History of 24 Hours of Le Mans

The 24 Hours of Le Mans has been established as one of the oldest in the active sports race car industry. Read on to find out how it all began and how it is doing now.


The first race took place in May 26-27, 1923. Public roads around the town of Le Mans were used for this. This was first supposed to be an event every three years where the winner would be awarded the Rudge-Whitworth Triennal Cup but then, they dismissed the idea. Instead, in 1928, winners were declared yearly. The usual winners during these times were drivers of Italian, British, or French descent. The prominent cars then were the Alfa Romeo, Bentley, and Bugatti. However, with the advent of the World War II in the latter part of 1939, the race went on a hiatus for 10 years.



The circuit facilities where the races took place were reconstructed and the races resumed. This was when Ferrari’s first victory took place through Luigi Chinetti and Lord Selsdon’s 166MM. The hype of the race enticed different car manufacturers to join the race such as Aston Martin, Jaguar, Mercedes-Benz, and many others. As the competition got famous, the manufacturers got more and more competitive as well and quite unfortunately, some of the races resulted in tragedy. In a race in 1955, Pierre Levegh had a collision with a crowd of spectators which killed 80 people more or less. This event led to the enforcement of strict safety measures not only in race car driving but for motorcycle racing as well. After this incident, the circuit was reconstructed again to ensure the safety of the competitors and the spectators.


In the early days of this race, the main purpose was to promote cars being sold publicly. But later on, the cars joining the race proved to be faster and with complex designs. Most of the competitors were now with cars purposely made for racing. The Porsche, Matra-Simca, and Renault were prominent during these times. Jacky Ickx has won 3 titles during this period.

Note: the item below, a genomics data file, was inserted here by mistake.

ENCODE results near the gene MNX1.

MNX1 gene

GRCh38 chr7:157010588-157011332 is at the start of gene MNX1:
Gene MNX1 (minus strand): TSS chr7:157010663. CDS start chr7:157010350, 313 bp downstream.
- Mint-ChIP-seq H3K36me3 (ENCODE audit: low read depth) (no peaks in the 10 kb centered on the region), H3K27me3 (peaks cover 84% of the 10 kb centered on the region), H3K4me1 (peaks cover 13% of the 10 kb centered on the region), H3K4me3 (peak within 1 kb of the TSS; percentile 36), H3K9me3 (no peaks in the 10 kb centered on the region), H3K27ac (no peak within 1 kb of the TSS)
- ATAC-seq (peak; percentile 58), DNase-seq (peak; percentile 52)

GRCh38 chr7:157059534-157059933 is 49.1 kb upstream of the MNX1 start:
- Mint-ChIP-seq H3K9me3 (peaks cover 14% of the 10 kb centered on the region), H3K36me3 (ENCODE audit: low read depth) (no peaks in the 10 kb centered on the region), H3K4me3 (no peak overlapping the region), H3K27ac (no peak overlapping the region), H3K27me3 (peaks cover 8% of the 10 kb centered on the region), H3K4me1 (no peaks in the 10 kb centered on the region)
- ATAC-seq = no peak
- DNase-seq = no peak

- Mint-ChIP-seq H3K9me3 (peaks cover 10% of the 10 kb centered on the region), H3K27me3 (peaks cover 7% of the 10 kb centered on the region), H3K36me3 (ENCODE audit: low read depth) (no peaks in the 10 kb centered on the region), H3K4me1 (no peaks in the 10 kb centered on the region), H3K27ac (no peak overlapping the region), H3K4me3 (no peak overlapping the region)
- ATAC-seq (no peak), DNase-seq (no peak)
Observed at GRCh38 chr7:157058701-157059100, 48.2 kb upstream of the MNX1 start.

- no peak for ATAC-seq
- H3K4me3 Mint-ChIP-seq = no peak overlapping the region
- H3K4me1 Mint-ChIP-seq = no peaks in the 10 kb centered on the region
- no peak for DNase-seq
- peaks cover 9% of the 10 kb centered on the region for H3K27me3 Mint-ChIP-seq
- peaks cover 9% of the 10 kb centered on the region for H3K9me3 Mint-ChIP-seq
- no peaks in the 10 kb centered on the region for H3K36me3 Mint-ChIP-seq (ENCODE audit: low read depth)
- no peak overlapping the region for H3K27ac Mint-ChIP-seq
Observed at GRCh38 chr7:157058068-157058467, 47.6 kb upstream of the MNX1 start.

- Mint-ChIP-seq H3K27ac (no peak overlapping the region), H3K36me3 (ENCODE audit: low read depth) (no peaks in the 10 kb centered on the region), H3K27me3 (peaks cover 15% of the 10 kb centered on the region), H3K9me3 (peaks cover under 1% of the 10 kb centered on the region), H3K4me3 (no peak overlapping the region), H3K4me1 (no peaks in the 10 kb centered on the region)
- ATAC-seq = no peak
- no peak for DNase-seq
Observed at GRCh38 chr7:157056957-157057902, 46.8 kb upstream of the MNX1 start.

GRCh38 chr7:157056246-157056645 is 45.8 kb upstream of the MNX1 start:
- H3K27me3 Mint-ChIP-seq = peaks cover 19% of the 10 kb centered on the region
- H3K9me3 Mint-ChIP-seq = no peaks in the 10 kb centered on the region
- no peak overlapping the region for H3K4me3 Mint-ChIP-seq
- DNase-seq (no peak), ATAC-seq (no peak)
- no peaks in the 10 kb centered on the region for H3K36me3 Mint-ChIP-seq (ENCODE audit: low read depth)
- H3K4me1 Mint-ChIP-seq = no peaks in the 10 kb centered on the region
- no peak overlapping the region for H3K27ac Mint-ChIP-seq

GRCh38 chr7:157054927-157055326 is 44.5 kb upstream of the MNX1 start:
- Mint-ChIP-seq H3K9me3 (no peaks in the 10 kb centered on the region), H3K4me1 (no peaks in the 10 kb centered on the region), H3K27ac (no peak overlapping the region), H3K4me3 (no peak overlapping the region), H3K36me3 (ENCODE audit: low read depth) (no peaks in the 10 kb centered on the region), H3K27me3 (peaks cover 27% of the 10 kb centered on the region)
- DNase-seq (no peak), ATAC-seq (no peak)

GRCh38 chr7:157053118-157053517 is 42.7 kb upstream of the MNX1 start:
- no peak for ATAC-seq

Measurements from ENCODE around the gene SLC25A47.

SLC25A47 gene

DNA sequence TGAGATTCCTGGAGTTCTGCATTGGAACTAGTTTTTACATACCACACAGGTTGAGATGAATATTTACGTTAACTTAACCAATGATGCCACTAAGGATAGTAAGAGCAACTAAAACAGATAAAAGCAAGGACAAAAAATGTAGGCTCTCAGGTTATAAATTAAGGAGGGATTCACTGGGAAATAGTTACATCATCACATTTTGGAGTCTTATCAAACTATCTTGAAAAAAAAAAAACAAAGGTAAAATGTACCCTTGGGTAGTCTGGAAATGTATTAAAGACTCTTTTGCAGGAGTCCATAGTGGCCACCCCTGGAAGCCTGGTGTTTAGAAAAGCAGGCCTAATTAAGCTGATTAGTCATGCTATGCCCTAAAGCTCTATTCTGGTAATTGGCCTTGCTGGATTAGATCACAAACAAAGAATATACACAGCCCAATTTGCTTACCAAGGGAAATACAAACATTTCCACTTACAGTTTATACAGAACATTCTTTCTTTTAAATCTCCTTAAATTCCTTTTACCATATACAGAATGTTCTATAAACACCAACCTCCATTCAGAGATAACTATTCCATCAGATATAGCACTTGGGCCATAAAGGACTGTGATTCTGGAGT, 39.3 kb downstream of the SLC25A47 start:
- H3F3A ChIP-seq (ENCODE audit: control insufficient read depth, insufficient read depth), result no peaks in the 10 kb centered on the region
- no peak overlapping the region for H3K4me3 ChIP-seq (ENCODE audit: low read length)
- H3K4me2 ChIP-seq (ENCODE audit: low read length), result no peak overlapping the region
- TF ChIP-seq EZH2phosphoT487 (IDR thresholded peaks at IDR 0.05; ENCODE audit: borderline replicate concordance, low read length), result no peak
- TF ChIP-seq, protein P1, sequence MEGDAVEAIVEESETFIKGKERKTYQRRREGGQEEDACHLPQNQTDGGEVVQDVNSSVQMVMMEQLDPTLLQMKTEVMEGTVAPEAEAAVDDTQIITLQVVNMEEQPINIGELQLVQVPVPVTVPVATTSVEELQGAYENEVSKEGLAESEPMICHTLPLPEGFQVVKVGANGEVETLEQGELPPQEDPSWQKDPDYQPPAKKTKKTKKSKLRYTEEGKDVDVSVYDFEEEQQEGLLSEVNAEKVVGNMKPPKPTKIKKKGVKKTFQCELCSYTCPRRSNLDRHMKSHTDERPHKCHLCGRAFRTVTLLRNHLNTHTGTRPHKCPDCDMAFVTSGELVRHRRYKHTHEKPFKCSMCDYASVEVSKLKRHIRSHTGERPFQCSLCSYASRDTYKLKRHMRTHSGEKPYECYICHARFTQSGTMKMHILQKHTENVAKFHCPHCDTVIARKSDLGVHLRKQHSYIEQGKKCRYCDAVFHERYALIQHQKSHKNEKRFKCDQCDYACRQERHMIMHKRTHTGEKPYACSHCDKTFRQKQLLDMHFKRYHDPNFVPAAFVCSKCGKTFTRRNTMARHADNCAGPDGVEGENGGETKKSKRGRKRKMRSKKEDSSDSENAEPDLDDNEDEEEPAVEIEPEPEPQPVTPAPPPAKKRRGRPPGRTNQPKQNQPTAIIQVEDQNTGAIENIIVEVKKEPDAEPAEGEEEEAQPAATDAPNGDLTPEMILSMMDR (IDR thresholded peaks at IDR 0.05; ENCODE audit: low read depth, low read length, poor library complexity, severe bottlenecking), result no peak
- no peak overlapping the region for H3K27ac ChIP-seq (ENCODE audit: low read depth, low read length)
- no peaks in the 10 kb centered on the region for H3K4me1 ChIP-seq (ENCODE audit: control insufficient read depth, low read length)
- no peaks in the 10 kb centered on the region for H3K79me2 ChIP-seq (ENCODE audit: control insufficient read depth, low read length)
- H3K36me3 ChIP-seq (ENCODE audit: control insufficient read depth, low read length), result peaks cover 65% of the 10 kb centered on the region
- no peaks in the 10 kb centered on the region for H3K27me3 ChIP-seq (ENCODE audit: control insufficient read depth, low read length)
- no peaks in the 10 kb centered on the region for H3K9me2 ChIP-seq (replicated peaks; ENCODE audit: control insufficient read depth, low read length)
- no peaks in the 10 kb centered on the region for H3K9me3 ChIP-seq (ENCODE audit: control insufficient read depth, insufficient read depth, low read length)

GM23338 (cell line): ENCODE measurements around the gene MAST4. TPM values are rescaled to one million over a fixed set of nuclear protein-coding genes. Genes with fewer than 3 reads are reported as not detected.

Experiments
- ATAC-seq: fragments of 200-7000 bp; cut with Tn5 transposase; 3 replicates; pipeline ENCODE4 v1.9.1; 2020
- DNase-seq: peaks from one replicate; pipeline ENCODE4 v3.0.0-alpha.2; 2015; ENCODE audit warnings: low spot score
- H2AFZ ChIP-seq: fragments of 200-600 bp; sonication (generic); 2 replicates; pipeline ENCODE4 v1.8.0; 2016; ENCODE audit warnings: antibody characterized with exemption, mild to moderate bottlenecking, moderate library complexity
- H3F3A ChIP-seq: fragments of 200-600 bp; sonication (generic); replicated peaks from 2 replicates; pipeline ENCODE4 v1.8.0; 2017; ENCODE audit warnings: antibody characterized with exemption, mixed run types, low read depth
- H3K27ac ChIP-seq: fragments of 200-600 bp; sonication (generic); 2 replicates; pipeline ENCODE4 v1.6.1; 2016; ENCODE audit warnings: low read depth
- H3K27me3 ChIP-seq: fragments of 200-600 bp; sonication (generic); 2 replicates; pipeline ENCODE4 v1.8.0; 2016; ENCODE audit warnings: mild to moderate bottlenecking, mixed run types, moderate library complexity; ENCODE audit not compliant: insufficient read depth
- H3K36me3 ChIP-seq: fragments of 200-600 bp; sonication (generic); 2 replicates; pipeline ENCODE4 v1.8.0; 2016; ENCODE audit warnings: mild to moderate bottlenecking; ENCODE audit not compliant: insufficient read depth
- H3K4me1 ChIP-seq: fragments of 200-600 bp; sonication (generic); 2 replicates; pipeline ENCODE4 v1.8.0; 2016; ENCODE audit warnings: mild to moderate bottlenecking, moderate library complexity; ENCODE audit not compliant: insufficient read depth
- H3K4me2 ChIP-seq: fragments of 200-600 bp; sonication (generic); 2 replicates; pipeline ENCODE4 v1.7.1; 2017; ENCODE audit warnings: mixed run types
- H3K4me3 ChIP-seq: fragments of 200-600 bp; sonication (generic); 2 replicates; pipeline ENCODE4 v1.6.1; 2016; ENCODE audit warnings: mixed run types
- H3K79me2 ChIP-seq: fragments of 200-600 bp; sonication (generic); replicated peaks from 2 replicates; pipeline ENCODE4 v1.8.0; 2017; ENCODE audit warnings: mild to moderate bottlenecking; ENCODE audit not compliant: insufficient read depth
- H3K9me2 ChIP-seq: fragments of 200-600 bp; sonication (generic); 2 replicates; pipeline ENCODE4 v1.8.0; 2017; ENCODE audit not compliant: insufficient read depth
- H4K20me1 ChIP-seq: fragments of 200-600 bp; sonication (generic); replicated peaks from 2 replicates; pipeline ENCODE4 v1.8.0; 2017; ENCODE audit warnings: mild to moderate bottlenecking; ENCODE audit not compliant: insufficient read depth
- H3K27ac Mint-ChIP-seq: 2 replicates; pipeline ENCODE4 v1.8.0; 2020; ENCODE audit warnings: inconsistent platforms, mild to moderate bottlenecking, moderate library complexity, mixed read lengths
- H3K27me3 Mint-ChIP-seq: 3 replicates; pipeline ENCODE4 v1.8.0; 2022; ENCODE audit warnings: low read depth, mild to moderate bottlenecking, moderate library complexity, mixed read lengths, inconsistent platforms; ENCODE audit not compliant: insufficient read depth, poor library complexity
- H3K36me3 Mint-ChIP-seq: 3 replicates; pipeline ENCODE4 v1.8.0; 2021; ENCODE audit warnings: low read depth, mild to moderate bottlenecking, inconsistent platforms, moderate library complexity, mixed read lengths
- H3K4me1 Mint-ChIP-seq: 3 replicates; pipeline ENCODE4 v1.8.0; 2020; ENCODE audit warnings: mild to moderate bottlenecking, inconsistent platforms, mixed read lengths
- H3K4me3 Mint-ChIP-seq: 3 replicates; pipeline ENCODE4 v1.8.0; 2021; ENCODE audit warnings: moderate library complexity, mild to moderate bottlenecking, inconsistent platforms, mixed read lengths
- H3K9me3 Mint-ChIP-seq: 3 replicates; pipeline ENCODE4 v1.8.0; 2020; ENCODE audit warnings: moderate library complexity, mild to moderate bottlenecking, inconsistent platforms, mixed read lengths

Porsche was still in the picture and more improved than ever. But at this time period, Jaguar and Mercedes-Benz returned in the scene. As a matter of fact, Jaguar broke Porsche’s streak when it won races in 1988 and 1990. It was Mercedes-Benz who won in 1989. Nissan and Toyota joined the club as well as W.M. Peugeot. Even Mazda entered the picture and was the only Japanese manufacturer to be successful as it won in 1991. In 1990, the circuit was once again reconstructed. Lanes were modified in such a way that the cars would automatically slow down at some points.


This signaled the advent of supercars as most manufacturers took advantage of the loopholes in the rules of Le Mans. Porsche reclaimed its throne when they used the Porsche 962. Panoz, Lotus, and Audi were also able to join because of the loophole.


A lot of manufacturers withdrew from the race due to the high costs entailed by sudden skirting of the rules by other manufacturers in 1999. Cadillac and Audi remained, and Audi easily dominated the races.

2006 up to the present


From 2006 until 2010, Audi has become a pioneer in Le Mans. Peugeot attempted to compete with this and became successful but only in 2009. In 2011 and 2012, a series of accidents took place in the races. In 2011, Audis crashed at different times and locations. No people were hurt, not even the drivers. In 2012, a Toyota flipped causing the driver to have two broken vertebrae.

With the history of Le Mans, one can really say that this race is a prestigious one and is already a part of history. These races allow car manufacturers to showcase the supremecy of their products and at the same time, car enthusiasts are greatly satisfied and entertained.